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Science 318 (5855): 1472-1475

Copyright © 2007 by the American Association for the Advancement of Science

Expression and Function of Junctional Adhesion Molecule-C in Myelinated Peripheral Nerves

Christoph Scheiermann,1,2 Paolo Meda,3 Michel Aurrand-Lions,4 Rime Madani,3 Yiangos Yiangou,5 Peter Coffey,6 Thomas E. Salt,6 Dominique Ducrest-Gay,3 Dorothée Caille,3 Owain Howell,7 Richard Reynolds,7 Alexander Lobrinus,3 Ralf H. Adams,8 Alan S. L. Yu,9 Praveen Anand,5 Beat A. Imhof,3* Sussan Nourshargh1,2*{dagger}

Abstract: JAM-C is an adhesion molecule that is expressed on cells within the vascular compartment and epithelial cells and, to date, has been largely studied in the context of inflammatory events. Using immunolabeling procedures in conjunction with confocal and electron microscopy, we show here that JAM-C is also expressed in peripheral nerves and that this expression is localized to Schwann cells at junctions between adjoining myelin end loops. Sciatic nerves from JAM-C–deficient [having the JAM-C gene knocked out (KO)] mice exhibited loss of integrity of the myelin sheath and defective nerve conduction as indicated by morphological and electrophysiological studies, respectively. In addition, behavioral tests showed motor abnormalities in the KO animals. JAM-C was also expressed in human sural nerves with an expression profile similar to that seen in mice. These results demonstrate that JAM-C is a component of the autotypic junctional attachments of Schwann cells and plays an important role in maintaining the integrity and function of myelinated peripheral nerves.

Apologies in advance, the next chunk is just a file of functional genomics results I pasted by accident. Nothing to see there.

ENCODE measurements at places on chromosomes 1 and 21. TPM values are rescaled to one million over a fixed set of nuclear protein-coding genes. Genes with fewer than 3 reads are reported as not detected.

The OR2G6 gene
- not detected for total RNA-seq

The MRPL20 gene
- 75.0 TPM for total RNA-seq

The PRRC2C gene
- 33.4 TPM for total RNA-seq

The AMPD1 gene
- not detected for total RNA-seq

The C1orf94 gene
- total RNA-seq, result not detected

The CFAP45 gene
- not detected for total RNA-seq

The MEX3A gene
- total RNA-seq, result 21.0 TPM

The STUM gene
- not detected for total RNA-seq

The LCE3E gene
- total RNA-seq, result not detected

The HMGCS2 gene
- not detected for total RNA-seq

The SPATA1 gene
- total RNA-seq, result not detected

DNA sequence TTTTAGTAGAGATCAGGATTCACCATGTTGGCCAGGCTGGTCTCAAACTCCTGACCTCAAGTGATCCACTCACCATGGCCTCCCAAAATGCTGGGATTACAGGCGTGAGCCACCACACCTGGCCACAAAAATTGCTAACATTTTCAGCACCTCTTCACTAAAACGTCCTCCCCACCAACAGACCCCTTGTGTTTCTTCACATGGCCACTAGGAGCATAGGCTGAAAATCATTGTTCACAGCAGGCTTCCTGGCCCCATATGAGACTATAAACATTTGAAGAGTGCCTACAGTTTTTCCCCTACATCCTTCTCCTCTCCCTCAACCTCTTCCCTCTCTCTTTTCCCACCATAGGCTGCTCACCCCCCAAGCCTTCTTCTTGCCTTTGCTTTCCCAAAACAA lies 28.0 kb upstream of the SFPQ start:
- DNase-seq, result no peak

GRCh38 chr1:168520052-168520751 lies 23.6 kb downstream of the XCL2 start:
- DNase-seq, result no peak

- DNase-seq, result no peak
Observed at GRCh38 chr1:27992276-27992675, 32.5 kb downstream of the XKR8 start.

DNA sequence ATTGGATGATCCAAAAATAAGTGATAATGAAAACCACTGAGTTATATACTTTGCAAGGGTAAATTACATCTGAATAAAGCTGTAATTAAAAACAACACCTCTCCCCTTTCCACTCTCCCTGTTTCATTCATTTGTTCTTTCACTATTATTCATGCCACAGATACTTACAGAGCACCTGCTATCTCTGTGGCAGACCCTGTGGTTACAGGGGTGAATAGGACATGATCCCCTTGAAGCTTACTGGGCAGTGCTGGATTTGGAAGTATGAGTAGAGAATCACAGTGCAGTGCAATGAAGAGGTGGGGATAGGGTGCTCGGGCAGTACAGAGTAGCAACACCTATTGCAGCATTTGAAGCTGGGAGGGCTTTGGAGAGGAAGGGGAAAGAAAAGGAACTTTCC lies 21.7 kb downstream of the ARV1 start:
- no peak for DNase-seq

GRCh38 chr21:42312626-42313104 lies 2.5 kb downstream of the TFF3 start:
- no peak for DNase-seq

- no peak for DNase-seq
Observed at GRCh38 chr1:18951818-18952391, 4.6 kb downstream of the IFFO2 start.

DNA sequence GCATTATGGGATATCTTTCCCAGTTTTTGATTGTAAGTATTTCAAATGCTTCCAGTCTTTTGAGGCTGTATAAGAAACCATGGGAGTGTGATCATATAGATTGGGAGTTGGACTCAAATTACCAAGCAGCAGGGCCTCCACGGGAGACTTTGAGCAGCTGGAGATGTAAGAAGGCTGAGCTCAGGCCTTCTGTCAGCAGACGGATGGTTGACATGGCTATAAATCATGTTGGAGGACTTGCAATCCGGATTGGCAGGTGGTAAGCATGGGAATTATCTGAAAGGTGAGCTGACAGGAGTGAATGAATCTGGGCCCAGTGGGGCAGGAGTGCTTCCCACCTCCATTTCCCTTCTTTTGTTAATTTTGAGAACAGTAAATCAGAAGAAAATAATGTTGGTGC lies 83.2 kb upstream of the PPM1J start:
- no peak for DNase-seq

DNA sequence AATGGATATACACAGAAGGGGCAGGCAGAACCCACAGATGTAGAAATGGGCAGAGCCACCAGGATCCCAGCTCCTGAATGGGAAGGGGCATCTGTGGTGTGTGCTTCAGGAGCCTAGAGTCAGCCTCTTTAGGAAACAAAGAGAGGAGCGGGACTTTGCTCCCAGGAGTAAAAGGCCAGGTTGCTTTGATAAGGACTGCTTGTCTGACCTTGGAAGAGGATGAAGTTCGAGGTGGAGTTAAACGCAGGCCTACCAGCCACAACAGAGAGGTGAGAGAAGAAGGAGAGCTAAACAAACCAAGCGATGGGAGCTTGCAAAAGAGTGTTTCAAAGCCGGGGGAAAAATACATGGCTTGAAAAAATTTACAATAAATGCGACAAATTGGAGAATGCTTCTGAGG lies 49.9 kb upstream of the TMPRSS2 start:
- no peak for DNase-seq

1 National Heart and Lung Institute, Imperial College London, London, UK.
2 William Harvey Research Institute, Barts and the London School of Medicine and Dentistry, Charterhouse Square, London EC1M 6BQ, UK.
3 Centre Medical Universitaire (CMU), Medical Faculty, University of Geneva, Geneva, Switzerland.
4 INSERM UMR 599, Institut Paoli-Calmettes, Marseille, France.
5 Peripheral Neuropathy Unit, Division of Neurosciences and Mental Health, Imperial College London, London, UK.
6 Institute of Ophthalmology, University College London, London, UK.
7 Department of Cellular and Molecular Neuroscience, Division of Neurosciences and Mental Health, Imperial College London, London, UK.
8 London Research Institute, Cancer Research UK, London, UK.
9 Nephrology Division, Department of Medicine, Keck School of Medicine, University of Southern California, Los Angeles, CA, USA.

* These authors contributed equally to this work.

{dagger} To whom correspondence should be addressed. E-mail: s.nourshargh{at}qmul.ac.uk


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